Top 5… Rainy Scenes

I’m on holiday in Wales at the moment, and whilst I’d like to do my Top 5 Welsh movies or Movies Set In Wales, I’m afraid I couldn’t come up with very many for either category. Instead I thought I’d try and be funny and do my Top 5 Movie Whales, but I’ve only seen four films with whales in (4. Pinocchio, 3. Finding Nemo, 2. Free Willy, 1. The Hitchhiker’s Guide To The Galaxy) and I haven’t seen any others (including Moby Dick, Whale Rider, Big Miracle and Star Trek VI: The Voyage Home). So instead I’ve decided to focus on Wales’ biggest export, rain, and I’m celebrating those scenes made all the better because of a downpour. I’ve chosen not to include any John Cusack films on the list purely because he gets caught in the rain in every damn one of them, so if I ever get stuck for a list in the future, Top 5 John Cusack In The Rain Scenes may well crop up.
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Scream 4

I wrote in one of my first posts aaaaaaaaaaages ago that I was really looking forward to this film, as I loved Scream and Scream 2, and enjoyed Scream 3 enough to justify owning it, but when the reviews came out and Scream 4 was deemed something of a failure I became lukewarm to the idea, and have put off watching it until recently. I went in with fairly low expectations, which is probably the best approach to take if you want to enjoy this film.

The problem with the Scream franchise, and indeed with pretty much every horror series, is that it tells the same story every time. Yes, a new batch of barely-characterised nubile young hotties is brought in to be creatively slaughtered, and at least with these films the killer changes each time, but the motive always seems to be the same and it’s always someone you’re not supposed to expect, meaning you work out who the killer couldn’t possibly be, and then you’ve solved the mystery.
It’s not difficult to see why the surviving leads from the series, Neve Campbell, Courtney Cox and David Arquette, have returned, seeing as none of them has had a very successful venture since the last movie, and the likes of Emma Roberts, Hayden Panettiere, Rory Culkin and Adam Brody were probably only too willing to work with Wes Craven, the legend behind the original trilogy as well as A Nightmare On Elm Street, The Hills Have Eyes and The Last House On The Left.
The plot sees Sidney Prescott (Campbell), the key surviving victim from the series, as she returns back to her home town of Woodsboro 15 years after the original murders to promote her new book, where Dewey (Arquette) is now sheriff and married to Gale Weathers (Cox). At times it’s more than a little awkward to see Cox and Arquette working together after their divorce, as they’ve lost that spark of chemistry present in the earlier films. Coinciding with Sidney’s return, a new killer is murdering random victims, and seems to be doing so by following the rules set by modern horror multi-sequels. This time amongst the knife-fodder is Sidney’s niece Jill (Roberts) and her friends, as well as movie nerds and audience cyphers Charlie and Robbie (Culkin and Erik Knudsen).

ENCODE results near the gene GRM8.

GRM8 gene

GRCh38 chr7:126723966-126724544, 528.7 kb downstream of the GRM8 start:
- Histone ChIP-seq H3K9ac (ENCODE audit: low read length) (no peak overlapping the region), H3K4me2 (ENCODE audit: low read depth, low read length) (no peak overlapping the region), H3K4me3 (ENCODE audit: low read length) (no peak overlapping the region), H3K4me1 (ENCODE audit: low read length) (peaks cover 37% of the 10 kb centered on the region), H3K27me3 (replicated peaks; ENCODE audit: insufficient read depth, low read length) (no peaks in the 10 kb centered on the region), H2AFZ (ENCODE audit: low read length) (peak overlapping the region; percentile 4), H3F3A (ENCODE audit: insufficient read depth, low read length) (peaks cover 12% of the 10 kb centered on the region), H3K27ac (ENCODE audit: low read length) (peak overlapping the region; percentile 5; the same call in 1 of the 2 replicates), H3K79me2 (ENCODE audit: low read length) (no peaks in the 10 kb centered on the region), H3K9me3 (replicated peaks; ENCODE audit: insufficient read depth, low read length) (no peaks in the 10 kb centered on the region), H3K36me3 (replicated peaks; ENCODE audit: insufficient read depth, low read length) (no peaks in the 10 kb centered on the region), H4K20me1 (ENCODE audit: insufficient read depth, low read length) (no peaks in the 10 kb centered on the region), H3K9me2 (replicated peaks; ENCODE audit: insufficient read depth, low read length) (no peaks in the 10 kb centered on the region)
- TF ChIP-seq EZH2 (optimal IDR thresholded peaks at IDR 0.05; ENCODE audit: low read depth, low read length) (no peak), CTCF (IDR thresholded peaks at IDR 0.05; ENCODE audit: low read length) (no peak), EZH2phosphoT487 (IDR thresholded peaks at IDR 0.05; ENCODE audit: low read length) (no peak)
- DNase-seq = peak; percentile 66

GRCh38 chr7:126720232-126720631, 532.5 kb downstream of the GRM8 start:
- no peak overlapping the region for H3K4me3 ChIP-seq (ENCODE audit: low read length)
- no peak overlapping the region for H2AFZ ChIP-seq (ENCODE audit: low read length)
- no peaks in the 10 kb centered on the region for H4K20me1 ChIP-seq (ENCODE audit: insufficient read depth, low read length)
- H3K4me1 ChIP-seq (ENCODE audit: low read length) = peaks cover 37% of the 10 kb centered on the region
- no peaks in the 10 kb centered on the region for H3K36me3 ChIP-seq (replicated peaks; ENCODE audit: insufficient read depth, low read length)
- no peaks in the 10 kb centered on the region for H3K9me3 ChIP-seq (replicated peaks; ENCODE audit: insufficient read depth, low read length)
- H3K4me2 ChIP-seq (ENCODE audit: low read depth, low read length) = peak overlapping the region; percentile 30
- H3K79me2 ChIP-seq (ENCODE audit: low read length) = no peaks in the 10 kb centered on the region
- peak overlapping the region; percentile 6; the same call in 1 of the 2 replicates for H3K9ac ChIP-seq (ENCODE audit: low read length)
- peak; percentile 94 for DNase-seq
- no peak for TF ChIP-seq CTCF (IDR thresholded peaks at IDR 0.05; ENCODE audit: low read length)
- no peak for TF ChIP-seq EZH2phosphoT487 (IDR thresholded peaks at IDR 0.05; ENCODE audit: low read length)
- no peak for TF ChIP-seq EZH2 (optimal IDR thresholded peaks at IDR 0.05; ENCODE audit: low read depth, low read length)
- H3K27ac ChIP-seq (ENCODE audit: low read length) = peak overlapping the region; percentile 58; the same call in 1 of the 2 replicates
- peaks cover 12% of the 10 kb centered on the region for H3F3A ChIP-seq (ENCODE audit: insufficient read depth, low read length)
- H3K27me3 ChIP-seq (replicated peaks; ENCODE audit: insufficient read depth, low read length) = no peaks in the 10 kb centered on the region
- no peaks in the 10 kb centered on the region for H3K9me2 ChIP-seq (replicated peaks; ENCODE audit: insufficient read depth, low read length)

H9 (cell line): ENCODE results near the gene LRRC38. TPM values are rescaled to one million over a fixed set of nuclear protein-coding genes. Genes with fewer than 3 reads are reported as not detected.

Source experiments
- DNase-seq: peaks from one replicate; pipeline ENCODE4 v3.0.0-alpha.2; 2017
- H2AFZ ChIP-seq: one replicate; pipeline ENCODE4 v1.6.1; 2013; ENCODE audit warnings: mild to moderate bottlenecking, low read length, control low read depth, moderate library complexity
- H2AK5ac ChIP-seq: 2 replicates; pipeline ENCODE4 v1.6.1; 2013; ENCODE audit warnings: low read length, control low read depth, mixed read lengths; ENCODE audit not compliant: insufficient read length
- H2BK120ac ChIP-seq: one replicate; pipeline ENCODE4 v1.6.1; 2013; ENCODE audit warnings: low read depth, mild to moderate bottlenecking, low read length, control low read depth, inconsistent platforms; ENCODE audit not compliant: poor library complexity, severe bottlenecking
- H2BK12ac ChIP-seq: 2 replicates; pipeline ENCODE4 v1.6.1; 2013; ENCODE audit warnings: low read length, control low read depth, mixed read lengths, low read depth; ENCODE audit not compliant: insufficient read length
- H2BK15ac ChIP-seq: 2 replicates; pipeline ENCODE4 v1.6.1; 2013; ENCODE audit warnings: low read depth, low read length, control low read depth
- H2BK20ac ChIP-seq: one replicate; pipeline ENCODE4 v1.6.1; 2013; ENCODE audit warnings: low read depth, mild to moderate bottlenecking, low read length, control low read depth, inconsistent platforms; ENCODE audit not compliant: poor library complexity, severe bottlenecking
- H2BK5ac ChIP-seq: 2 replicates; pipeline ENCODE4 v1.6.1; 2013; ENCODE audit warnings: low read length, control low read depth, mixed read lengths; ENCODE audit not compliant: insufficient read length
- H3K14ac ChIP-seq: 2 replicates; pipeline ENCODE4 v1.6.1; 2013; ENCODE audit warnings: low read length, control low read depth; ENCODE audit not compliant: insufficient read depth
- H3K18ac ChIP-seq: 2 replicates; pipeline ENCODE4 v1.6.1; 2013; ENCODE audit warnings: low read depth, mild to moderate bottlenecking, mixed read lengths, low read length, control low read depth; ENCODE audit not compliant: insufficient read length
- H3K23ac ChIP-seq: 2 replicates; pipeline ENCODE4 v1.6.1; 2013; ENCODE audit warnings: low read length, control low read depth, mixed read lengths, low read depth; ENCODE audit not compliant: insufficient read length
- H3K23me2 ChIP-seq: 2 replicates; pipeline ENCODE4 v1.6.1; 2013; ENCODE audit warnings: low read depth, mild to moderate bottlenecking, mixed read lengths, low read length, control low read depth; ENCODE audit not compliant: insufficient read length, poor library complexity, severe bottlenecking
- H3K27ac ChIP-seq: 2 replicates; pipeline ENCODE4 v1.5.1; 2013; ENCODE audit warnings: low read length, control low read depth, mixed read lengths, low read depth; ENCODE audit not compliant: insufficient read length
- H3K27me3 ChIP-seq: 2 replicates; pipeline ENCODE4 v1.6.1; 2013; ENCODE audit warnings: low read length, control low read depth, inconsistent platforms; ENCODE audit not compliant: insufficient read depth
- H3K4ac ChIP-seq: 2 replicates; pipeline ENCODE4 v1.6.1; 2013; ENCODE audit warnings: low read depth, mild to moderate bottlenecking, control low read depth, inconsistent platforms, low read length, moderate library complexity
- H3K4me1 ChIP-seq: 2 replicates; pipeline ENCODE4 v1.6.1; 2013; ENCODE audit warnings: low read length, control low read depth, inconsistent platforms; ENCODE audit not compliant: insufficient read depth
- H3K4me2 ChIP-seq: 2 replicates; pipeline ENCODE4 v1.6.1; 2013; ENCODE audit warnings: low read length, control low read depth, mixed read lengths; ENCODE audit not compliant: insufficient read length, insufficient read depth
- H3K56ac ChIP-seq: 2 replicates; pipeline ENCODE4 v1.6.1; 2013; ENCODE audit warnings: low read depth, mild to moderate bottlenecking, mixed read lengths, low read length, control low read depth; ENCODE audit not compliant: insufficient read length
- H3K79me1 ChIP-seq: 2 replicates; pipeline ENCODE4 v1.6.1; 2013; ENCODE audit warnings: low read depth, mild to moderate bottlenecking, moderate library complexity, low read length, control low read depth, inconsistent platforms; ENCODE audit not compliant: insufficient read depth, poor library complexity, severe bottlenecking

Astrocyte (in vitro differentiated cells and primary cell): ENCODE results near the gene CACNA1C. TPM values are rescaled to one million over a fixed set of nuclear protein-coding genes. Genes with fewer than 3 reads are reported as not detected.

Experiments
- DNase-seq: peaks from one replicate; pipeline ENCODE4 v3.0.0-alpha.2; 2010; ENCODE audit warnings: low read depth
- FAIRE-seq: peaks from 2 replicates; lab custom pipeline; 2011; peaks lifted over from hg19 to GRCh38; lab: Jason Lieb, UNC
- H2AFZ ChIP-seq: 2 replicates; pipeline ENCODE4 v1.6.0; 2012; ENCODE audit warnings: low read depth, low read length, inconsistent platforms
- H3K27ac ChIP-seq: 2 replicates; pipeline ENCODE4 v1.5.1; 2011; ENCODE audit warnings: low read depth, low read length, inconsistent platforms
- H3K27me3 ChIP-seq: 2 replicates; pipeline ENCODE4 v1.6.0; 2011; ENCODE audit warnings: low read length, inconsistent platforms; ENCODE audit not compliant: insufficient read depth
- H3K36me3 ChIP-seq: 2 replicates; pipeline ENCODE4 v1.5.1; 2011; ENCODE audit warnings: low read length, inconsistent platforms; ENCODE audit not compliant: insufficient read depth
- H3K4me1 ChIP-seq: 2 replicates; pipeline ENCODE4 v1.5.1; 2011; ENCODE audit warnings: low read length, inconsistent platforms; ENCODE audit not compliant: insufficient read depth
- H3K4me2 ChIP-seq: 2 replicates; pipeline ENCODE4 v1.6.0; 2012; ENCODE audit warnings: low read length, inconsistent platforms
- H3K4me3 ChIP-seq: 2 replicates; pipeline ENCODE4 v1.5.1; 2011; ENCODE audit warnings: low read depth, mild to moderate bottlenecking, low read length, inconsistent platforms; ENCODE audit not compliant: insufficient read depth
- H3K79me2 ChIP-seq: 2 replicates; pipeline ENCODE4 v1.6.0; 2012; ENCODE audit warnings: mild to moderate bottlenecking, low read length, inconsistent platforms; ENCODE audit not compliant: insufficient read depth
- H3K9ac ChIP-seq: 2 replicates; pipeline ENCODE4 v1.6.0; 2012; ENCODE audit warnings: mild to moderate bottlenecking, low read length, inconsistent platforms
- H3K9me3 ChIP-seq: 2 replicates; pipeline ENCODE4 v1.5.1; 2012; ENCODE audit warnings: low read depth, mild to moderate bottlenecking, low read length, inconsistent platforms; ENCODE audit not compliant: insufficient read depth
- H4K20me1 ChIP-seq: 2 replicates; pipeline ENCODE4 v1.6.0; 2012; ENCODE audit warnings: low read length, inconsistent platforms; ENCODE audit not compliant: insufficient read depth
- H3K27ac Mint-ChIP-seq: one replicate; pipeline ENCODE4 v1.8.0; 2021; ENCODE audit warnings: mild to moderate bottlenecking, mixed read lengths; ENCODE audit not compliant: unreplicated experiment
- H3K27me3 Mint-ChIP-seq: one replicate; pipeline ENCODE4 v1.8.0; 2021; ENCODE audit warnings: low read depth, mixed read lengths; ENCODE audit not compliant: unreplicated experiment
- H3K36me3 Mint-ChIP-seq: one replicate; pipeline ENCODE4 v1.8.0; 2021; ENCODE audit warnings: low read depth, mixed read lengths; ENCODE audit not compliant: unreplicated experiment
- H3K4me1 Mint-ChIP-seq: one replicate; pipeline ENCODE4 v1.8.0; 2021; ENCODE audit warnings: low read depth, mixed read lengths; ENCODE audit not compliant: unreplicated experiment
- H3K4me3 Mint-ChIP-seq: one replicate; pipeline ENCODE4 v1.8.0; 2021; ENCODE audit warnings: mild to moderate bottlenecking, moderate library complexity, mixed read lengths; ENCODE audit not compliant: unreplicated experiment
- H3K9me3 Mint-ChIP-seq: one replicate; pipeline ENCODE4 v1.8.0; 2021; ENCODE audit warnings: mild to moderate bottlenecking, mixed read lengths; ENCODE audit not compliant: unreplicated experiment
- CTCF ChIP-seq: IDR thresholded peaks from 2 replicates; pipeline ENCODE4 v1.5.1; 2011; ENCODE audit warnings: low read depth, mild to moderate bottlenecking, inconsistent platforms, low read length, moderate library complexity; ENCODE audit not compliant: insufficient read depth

Seeing as the antagonists murder weapon is a big knife, the kills here can never be all that inventive. It’s more a case of where the killer jumps out from and who is behind the mask more than how will everyone die (hint: by being stabbed). The film has now surpassed it’s previous level of satire and whip-smart semi-parody by becoming overly self-deprecating, with the multi-layered opening being a prime example of how silly it has become, and how little the film cares about the kind of emotional attachment the audience is willing to put into the characters and plot. The ending makes sense within the film’s universe, but only because it’s frightfully similar to that of the three films before it.
If you enjoyed the previous films, and heaven knows I did, then chances are you know what you’re getting yourself in for here, and won’t necessarily be disappointed. If, however, you’re looking for the series to get a kick start and head off in a new direction, you’ll find it sadly lacking. This was intended to start another trilogy, but somehow I don’t think that’s going to happen.
Choose life 4/10

Top 5… Movie Monarchs

Last weekend was Queen Elizabeth II’s Diamond Jubilee. I’ve mentioned before that I’m no Royalist, but it got me thinking as to the cinematic world’s greatest rulers, so let’s have a look at the top movie monarchs. I’ve broken this down into real and fictional.

Nosferatu: A Symphony of Terror

There are at least six variations on the Dracula myth on the List, and probably hundreds that aren’t. I’m ashamed to admit that the only other vampire movies I’d seen prior to this (other than Les Vampires, which doesn’t really count) are a half watched Bram Stoker’s Dracula, and Twilight, which I did not choose to watch and am still trying to scrub from my retinas. And yet, though my life has been surprisingly devoid of vampire fiction (I’ve never even seen an episode of Buffy, or an instalment of the Underworld or Blade films), I’m still well versed in the vampire mythology, as indeed is everyone else. It seems one is almost born knowing that vampire’s transform into bats, suck your blood and can be vanquished with a stake in the heart, exposure to sunlight or too much garlic on their pizza.